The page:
In the case of what was our Top Global Macro Theme for Q1 of 2015, Global #Deflation, the causal (and correlating) factor is the US Dollar. Get the TREND in the US Dollar right, and you’re going to get a lot of other things right.

 

Last week, the US Dollar had what we call a counter-TREND move, closing down for the 2nd straight week. Down Dollar weeks provide us both buying (stocks) and selling (commodities) opportunities – here’s what a -0.6% wk-over-wk decline in the US Dollar Index delivered:

 

  1. Burning Euros bounced +0.6% to -10.0% YTD vs. USD
  2. Commodities (CRB Index) bounced +0.5% to -6.4% YTD
  3. Oil (WTI) bounced +4.9% to -11.1% YTD
  4. Gold bounced +1.3% to +1.3% YTD
  5. Copper bounced +0.2% to -2.0% YTD

 

That’s a lot of bouncing! Notwithstanding that I was long 0% of those 5 things, I am quite pleased that I didn’t chase any of them either. Come Friday afternoon, most of these counter-TREND bounces failed @Hedgeye immediate-term resistance.

 

In Global Equities last week, Down Dollar didn’t get either the #BigBeta chasers (Biotech and Technology) or #YieldChasers (Utilities and REITS) bulls paid. For one of the few weeks of the year, it didn’t get European Equity bulls paid either – Emerging Market equities were weak as well:

 

  1. SP500 lost -2.2% on the week taking it to +0.1% YTD
  2. EuroStoxx600 corrected -2.1% wk-over-wk to +15.5% YTD
  3. Emerging Markets LATAM dropped another -2.3% to -11.8% YTD

 

In other words, if you chased the counter-TREND move in Oil mid-week, by the weekend you were getting spanked, in Brazilian stock market terms, as the Bovespa reversed sharply, closing down -3.6% on the week at +0.2% YTD.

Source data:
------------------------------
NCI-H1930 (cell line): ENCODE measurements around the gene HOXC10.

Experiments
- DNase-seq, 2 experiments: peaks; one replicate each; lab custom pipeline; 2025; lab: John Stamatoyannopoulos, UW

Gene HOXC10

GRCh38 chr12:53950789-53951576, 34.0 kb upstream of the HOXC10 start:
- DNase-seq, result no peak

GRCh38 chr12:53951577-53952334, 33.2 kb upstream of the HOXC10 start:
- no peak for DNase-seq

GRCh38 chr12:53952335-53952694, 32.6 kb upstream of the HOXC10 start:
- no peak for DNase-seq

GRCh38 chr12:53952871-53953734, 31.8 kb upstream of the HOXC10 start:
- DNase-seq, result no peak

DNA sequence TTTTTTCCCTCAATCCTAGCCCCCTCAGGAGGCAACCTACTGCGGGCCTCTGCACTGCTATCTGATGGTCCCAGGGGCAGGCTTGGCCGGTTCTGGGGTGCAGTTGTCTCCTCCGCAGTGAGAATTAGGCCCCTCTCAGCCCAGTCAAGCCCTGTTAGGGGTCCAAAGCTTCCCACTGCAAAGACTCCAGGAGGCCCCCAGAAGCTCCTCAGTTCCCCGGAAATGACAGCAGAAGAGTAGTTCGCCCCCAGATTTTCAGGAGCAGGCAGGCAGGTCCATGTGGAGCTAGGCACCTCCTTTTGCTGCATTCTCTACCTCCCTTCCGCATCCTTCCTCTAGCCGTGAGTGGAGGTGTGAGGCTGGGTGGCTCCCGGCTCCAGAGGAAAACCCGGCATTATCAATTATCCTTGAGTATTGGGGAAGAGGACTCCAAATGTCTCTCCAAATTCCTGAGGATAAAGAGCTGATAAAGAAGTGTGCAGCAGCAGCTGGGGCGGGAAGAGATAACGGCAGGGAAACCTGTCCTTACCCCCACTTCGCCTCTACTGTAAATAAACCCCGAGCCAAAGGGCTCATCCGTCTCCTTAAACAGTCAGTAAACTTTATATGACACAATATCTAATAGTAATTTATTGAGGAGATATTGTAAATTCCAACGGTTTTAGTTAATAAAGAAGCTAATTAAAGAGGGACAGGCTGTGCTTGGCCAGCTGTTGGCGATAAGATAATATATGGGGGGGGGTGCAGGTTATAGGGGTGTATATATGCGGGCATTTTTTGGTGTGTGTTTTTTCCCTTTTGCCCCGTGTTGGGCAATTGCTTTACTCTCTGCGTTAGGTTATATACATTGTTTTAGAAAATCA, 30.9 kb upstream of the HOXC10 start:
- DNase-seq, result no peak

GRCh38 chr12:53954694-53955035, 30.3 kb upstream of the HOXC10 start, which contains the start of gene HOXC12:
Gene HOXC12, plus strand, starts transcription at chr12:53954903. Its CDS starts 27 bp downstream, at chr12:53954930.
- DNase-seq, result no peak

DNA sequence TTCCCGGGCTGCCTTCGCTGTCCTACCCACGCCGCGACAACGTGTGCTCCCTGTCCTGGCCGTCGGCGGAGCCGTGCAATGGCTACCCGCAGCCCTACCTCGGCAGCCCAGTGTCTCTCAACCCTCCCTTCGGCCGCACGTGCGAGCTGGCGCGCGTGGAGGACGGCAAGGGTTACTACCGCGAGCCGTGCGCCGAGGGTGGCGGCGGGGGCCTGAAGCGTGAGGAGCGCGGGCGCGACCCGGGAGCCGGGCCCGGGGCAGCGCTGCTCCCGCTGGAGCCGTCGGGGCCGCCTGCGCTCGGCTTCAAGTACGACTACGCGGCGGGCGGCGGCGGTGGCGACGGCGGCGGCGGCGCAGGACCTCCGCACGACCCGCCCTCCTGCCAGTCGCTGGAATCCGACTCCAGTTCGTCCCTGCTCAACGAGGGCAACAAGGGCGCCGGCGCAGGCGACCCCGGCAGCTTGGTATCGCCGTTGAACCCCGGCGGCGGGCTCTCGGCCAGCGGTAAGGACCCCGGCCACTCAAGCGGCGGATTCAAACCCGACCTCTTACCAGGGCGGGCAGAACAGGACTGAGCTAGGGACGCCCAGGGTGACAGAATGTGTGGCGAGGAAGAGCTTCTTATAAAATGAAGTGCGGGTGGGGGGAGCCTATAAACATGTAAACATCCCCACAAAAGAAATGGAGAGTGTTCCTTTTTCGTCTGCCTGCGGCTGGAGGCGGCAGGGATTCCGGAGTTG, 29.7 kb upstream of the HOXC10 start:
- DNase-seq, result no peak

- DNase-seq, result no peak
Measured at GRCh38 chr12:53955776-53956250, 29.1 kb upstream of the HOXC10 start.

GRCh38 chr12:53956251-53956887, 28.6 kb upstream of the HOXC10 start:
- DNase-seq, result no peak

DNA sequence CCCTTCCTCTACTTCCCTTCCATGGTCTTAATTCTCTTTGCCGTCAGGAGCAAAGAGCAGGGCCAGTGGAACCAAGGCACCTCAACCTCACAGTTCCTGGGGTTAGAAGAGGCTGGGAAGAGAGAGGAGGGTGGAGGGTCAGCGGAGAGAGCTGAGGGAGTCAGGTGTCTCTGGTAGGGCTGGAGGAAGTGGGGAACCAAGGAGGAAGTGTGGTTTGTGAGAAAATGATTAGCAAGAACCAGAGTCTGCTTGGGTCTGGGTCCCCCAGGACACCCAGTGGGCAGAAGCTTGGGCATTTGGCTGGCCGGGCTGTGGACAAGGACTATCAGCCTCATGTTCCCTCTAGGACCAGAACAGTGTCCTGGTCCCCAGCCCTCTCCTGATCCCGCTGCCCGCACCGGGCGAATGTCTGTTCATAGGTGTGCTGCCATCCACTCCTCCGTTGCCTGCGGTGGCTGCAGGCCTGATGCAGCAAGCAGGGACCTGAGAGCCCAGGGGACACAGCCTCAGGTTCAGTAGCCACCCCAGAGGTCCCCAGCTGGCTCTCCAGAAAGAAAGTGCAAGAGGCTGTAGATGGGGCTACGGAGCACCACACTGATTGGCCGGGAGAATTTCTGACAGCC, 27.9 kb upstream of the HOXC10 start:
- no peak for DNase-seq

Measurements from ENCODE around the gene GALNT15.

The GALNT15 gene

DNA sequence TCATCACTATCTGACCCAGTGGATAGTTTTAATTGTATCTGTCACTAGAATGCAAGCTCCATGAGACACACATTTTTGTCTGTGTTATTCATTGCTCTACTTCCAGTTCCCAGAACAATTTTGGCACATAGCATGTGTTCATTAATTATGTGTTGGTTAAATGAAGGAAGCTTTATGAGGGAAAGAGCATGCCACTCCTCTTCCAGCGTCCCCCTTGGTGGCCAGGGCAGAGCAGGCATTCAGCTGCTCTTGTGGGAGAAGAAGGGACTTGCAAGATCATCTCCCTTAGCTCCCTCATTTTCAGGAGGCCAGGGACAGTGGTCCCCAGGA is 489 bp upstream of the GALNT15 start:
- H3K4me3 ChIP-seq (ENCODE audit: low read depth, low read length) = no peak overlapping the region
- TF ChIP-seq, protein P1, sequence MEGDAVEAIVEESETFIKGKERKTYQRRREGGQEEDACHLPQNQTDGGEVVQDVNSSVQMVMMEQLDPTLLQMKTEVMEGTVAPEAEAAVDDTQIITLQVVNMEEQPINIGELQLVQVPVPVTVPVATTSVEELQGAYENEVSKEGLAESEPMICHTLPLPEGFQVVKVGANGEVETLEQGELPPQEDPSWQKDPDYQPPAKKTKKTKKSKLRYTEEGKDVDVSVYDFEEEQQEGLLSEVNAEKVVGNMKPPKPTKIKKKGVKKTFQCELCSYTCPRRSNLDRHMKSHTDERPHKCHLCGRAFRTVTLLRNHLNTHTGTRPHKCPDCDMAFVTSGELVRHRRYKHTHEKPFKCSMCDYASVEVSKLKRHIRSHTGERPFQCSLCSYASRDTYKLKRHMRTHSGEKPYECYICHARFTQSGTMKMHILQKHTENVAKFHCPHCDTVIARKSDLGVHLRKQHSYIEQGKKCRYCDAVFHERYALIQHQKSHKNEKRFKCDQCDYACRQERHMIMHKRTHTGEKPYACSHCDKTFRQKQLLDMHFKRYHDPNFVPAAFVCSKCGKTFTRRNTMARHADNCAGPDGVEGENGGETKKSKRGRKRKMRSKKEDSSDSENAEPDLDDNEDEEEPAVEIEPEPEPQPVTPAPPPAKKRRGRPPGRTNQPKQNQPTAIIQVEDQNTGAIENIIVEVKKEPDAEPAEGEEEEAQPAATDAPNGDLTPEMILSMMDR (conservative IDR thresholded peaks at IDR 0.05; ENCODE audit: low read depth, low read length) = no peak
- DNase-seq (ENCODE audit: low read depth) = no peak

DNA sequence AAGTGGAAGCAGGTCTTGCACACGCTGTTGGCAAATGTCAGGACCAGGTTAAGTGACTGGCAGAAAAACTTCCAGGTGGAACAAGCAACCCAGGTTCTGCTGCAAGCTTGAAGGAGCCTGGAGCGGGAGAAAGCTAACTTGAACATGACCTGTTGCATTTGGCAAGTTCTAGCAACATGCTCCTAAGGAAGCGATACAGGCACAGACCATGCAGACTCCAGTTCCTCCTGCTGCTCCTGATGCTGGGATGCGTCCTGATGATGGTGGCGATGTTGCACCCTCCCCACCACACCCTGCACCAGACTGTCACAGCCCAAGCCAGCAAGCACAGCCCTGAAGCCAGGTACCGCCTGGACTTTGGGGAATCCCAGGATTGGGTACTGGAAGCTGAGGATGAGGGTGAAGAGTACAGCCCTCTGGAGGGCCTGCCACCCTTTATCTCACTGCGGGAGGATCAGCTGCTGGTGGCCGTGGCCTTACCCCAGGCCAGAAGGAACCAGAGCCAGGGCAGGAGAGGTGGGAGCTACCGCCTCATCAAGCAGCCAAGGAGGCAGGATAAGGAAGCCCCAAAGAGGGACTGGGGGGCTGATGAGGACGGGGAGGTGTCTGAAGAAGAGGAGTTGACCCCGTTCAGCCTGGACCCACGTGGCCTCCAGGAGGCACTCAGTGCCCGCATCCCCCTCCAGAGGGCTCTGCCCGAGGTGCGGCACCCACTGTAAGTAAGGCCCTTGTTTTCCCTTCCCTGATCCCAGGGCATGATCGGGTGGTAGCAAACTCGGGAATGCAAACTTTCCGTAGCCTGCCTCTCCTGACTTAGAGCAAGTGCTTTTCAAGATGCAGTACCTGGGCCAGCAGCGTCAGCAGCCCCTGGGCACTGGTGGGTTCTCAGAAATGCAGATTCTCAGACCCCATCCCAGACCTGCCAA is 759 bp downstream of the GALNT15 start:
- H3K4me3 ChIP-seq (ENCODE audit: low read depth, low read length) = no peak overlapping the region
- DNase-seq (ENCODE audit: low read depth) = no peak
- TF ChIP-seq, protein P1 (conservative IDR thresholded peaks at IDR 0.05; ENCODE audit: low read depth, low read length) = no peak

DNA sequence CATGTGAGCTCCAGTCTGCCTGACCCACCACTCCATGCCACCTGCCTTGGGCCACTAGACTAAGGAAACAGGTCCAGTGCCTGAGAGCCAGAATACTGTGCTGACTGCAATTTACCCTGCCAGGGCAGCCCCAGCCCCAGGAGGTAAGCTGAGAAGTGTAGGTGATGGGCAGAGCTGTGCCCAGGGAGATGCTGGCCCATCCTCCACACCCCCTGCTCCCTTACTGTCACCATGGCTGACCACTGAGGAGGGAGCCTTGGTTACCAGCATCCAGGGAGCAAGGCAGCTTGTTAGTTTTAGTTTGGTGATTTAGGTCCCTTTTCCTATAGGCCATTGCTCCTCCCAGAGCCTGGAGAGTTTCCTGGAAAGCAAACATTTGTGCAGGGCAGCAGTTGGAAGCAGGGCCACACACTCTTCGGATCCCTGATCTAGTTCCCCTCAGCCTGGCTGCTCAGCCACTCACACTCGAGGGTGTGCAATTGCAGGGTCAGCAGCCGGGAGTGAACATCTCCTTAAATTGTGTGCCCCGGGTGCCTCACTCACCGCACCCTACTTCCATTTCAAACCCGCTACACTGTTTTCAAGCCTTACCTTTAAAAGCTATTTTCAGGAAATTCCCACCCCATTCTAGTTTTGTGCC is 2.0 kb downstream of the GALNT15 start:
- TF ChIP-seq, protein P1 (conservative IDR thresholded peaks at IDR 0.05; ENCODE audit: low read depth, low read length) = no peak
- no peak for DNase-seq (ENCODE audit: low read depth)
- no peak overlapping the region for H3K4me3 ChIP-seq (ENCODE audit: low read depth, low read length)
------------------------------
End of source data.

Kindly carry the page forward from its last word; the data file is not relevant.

But why does CNBC’s beloved SP500 look as anemic as a major equity market index that is tied to commodities (like Brazil). Oh, right – they’ve morphed the SP500’s earnings into an international basket that is very much infected by #StrongDollar too. That sucks.

 

This is why, instead of owning the SP500, Global #Deflation Bulls have appropriately re-allocated their US equity exposure to US domestic revenue and earnings expectations:

 

  1. US Housing Stocks (ITB) were +0.1% in a down tape to +7.3% YTD
  2. US Consumer (XLY) and Healthcare (XLV) stocks continue to beat the SP500 at +3.8% and +6.8% YTD, respectively
  3. Russell 2000 and Nasdaq are +3.0-3.3% for 2015, beating their International Earnings Index competition too

 

If I didn’t signal “BUY” in what I signaled on red last week (and I had to chase the green US Equity futures this morning), I’d definitely buy more of the aforementioned basket over the SP500. It’s much more appropriately positioned for #Deflation.

 

The last point I wanted to make this morning has to do with Consensus Macro Sentiment. Going back to the weekend wood chopping, here’s how Wall Street’s (non-Commercial CFTC Futures & Options) net positioning looks going into quarter-end:

 

  1. SP500 (Index + Emini) net SHORT position came in by 41,359 contracts last week to -35,152
  2. Russell 2000 net SHORT position came in by 12,952 contracts last week to -13,277
  3. US Treasury 10yr Bond net SHORT position ROSE by 23,083 contracts last wk to -155,983

 

So you’ll probably get paid on hedge fund guys getting squeezed in both SP500 and Russell 2000 today anyway. We call this a good ole fashioned group pattern of a month-end markup!

 

Our immediate-term Global Macro Risk Ranges are now:

 

UST 10yr Yield 1.84-2.01%

SPX 2043-2080
RUT 1
DAX 113
USD 96.35-100.02
EUR/USD 1.05-1.09
Oil (WTI) 42.82-51.40
Gold 1150-1208

 

Best of luck out there this week,

KM

 

Keith R. McCullough
Chief Executive Officer

 

Ole Fashioned Group Patterns - 03.30.15 chart


REPLAY | The Macro Show with Keith McCullough

Did you miss today's Macro Show? Watch the replay here.

 

Hedgeye CEO Keith McCullough distill the world's market, economic and political news in 15 minutes or less, then answer viewer questions.

 


March 30, 2015

March 30, 2015 - Slide1

 

BULLISH TRENDS

March 30, 2015 - Slide2

March 30, 2015 - Slide3

March 30, 2015 - Slide4

March 30, 2015 - Slide5

March 30, 2015 - Slide6

 

BEARISH TRENDS

March 30, 2015 - Slide7

March 30, 2015 - Slide8

March 30, 2015 - Slide9

March 30, 2015 - Slide10

March 30, 2015 - Slide11
March 30, 2015 - Slide12

March 30, 2015 - Slide13